Proving a malpractice claim in this instance would be difficult. Absent proof to the contrary, practitioners will likely disclaim complete reliance on a diagnosis software–making it potentially impossible to prove a deviation from a standard of care. But if the software companies successfully shift all liability risk onto the physicians, then an over reliance on the system by the doctor may be the future for medical liability. One potential fix may be to require medical professionals to express their reasoning for their decisions within the patient’s record. This could alleviate the proof issue and protect both doctors and patients from false assertions. If, however, a medical professional simply denies solely relying on the AI system, and a plaintiff cannot find proof to the contrary, then the plaintiff will have suffered a wrongful injury without a means to recover from a defendant. However, this approach comes with additional policy concerns, because time spent charting is time not spent with patients, which has become so problematic that vendors are directing new efforts to assist specifically with charting. [22]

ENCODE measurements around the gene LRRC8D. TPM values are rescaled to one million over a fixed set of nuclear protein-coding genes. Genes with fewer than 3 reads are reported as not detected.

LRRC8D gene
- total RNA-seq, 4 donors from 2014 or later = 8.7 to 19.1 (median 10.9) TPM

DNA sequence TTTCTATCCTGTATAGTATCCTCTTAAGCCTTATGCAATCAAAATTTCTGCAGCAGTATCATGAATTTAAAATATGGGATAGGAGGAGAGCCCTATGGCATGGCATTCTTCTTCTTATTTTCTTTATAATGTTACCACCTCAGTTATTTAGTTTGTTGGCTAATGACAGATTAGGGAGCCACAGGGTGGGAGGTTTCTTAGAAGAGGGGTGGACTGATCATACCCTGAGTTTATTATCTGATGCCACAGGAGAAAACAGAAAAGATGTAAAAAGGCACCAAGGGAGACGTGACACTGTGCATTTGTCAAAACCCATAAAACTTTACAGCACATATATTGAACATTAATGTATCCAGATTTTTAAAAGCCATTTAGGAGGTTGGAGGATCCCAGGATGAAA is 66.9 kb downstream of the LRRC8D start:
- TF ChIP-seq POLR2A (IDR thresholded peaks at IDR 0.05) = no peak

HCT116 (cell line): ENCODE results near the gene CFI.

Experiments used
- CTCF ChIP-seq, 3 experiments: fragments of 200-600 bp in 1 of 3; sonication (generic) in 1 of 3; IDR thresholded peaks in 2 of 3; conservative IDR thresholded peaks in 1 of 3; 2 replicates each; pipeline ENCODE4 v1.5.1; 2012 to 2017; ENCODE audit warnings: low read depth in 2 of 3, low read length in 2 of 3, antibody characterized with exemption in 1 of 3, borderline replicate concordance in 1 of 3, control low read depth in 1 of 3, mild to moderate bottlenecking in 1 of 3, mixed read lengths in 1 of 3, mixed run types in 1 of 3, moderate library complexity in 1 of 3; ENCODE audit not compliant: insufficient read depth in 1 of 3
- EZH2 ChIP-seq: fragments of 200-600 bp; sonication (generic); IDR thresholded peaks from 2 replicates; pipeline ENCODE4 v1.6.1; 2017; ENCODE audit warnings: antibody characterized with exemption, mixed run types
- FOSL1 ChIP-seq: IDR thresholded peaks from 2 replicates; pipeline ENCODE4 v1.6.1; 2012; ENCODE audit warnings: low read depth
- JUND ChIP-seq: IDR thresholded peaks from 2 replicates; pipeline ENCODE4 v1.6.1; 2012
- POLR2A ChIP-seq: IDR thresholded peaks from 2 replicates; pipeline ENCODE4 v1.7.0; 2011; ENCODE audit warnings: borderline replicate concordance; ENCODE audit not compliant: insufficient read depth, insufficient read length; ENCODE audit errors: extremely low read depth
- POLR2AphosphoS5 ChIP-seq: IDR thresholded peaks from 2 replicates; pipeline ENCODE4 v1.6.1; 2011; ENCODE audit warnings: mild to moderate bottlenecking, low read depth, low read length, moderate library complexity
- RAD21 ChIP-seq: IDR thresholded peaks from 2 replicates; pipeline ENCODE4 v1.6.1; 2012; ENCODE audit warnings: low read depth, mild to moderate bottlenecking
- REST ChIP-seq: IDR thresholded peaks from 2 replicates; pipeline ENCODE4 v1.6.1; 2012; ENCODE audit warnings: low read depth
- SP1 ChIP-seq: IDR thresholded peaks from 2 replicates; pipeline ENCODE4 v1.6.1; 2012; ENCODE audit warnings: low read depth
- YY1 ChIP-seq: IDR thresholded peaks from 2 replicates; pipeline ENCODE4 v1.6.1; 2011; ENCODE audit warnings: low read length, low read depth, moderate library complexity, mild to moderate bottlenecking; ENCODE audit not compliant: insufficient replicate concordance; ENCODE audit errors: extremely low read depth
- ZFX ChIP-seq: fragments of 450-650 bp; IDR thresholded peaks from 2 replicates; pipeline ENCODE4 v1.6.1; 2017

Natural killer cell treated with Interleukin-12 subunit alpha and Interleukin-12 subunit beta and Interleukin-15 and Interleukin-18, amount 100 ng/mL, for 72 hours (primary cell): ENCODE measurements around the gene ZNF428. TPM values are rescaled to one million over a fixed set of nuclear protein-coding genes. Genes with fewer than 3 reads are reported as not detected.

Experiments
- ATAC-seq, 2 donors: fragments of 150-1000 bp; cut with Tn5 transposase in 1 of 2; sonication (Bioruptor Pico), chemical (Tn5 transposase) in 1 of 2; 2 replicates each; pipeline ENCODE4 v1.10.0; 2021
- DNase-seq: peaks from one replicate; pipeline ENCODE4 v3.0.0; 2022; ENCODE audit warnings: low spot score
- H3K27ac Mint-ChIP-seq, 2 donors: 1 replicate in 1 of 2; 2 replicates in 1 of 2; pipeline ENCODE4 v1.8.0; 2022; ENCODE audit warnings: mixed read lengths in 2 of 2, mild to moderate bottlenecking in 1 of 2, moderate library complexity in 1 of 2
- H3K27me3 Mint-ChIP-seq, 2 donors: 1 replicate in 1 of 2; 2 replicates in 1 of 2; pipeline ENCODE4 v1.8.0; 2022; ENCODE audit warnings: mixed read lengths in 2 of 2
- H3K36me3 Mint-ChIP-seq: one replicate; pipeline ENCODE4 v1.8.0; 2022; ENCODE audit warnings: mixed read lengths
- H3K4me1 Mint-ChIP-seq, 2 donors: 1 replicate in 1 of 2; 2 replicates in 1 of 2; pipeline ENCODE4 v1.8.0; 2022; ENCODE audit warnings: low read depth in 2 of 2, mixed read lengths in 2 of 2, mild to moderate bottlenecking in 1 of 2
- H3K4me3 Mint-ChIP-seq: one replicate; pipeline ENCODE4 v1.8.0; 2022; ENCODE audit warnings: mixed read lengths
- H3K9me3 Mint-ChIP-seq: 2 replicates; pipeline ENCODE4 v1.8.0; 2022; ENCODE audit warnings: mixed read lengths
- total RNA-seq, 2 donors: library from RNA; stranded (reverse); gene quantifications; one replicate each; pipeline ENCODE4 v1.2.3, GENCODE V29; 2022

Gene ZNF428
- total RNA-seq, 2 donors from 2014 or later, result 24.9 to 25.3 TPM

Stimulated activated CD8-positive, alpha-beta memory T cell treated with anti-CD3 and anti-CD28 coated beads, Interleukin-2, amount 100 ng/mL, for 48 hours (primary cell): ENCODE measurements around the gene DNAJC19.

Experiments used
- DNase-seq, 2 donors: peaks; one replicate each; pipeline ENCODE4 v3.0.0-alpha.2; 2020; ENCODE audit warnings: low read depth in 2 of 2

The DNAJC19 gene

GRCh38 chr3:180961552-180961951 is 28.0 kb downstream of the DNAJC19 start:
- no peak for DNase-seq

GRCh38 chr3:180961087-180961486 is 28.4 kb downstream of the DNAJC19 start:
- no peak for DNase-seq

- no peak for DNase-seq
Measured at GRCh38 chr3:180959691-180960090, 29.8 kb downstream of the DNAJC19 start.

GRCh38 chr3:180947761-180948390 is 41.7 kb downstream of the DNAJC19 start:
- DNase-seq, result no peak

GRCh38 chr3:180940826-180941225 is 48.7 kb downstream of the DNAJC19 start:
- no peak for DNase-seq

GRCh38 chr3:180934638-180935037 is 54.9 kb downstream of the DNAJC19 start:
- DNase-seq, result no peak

As the medical profession embraces tools using AI, lawyers should begin thinking how medical malpractice claims may change. In the described scenario where an actionable harm is caused, in part, by a faulty AI system, there should be a means for plaintiffs to recover. The utilization of AI in analyzing patient health records, however, presents a potential gap in the fault system where legitimate claims will go uncompensated or place additional pressure on already overworked physicians. In the case of predictive analysis, the AI advising the doctor may become akin to a physician’s assistant, though without the accountability of a human professional. As AI becomes more proficient and widely used in successfully predicting illness and suggesting treatment plans to medical staff, this may force the creation of new rules and precedents for dealing with a system that mimics or takes the place of human judgement and experience. Under current law, it may be impossible for plaintiffs to recover. If the medical software industry continues down the path of treating medical software as a “device,” then the learned intermediary rule would shield the software developer and yet secure the liability upon the doctor and hospital so long as the developer provided adequate warning. Nonetheless, this is but one possible solution, and we as legal professionals may find that still further legal innovation is required to keep pace with ongoing technological innovation.